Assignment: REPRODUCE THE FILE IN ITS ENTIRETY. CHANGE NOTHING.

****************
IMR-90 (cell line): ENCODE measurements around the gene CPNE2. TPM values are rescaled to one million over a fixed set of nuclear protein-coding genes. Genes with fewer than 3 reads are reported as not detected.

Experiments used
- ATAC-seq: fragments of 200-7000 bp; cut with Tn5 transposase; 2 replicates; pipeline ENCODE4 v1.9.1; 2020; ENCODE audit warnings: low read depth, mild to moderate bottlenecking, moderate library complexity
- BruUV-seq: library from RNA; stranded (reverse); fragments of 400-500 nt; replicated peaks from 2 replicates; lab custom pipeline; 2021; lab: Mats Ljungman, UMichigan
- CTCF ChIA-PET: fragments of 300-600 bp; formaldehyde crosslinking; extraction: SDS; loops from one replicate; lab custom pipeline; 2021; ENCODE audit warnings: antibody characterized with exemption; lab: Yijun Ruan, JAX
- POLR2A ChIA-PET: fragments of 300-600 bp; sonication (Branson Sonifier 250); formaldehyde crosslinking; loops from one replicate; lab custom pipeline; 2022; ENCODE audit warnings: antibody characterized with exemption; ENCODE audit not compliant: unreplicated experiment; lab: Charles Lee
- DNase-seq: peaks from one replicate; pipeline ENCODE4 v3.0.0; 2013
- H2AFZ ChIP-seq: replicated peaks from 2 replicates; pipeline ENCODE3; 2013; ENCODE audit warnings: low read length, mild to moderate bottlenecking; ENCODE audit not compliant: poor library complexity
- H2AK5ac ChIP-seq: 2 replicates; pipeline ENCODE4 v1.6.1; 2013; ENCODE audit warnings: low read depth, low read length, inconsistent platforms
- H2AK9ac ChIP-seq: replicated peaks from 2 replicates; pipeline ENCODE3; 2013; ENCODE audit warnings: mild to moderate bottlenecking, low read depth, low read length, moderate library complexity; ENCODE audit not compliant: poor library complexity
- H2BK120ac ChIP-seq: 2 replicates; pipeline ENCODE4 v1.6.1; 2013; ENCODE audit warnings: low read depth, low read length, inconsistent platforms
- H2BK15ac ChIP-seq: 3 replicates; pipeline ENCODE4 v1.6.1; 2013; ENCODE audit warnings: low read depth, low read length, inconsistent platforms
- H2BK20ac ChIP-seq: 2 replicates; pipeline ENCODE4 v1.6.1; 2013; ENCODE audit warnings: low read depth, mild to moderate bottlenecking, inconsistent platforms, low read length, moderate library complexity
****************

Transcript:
IMR-90 (cell line): ENCODE measurements around the gene CPNE2. TPM values are rescaled to one million over a fixed set of nuclear protein-coding genes. Genes with fewer than 3 reads are reported as not detected.

Experiments used
- ATAC-seq: fragments of 200-7000 bp; cut with Tn5 transposase; 2 replicates; pipeline ENCODE4 v1.9.1; 2020; ENCODE audit warnings: low read depth, mild to moderate bottlenecking, moderate library complexity
- BruUV-seq: library from RNA; stranded (reverse); fragments of 400-500 nt; replicated peaks from 2 replicates; lab custom pipeline; 2021; lab: Mats Ljungman, UMichigan
- CTCF ChIA-PET: fragments of 300-600 bp; formaldehyde crosslinking; extraction: SDS; loops from one replicate; lab custom pipeline; 2021; ENCODE audit warnings: antibody characterized with exemption; lab: Yijun Ruan, JAX
- POLR2A ChIA-PET: fragments of 300-600 bp; sonication (Branson Sonifier 250); formaldehyde crosslinking; loops from one replicate; lab custom pipeline; 2022; ENCODE audit warnings: antibody characterized with exemption; ENCODE audit not compliant: unreplicated experiment; lab: Charles Lee
- DNase-seq: peaks from one replicate; pipeline ENCODE4 v3.0.0; 2013
- H2AFZ ChIP-seq: replicated peaks from 2 replicates; pipeline ENCODE3; 2013; ENCODE audit warnings: low read length, mild to moderate bottlenecking; ENCODE audit not compliant: poor library complexity
- H2AK5ac ChIP-seq: 2 replicates; pipeline ENCODE4 v1.6.1; 2013; ENCODE audit warnings: low read depth, low read length, inconsistent platforms
- H2AK9ac ChIP-seq: replicated peaks from 2 replicates; pipeline ENCODE3; 2013; ENCODE audit warnings: mild to moderate bottlenecking, low read depth, low read length, moderate library complexity; ENCODE audit not compliant: poor library complexity
- H2BK120ac ChIP-seq: 2 replicates; pipeline ENCODE4 v1.6.1; 2013; ENCODE audit warnings: low read depth, low read length, inconsistent platforms
- H2BK15ac ChIP-seq: 3 replicates; pipeline ENCODE4 v1.6.1; 2013; ENCODE audit warnings: low read depth, low read length, inconsistent platforms
- H2BK20ac ChIP-seq: 2 replicates; pipeline ENCODE4 v1.6.1; 2013; ENCODE audit warnings: low read depth, mild to moderate bottlenecking, inconsistent platforms, low read length, moderate library complexity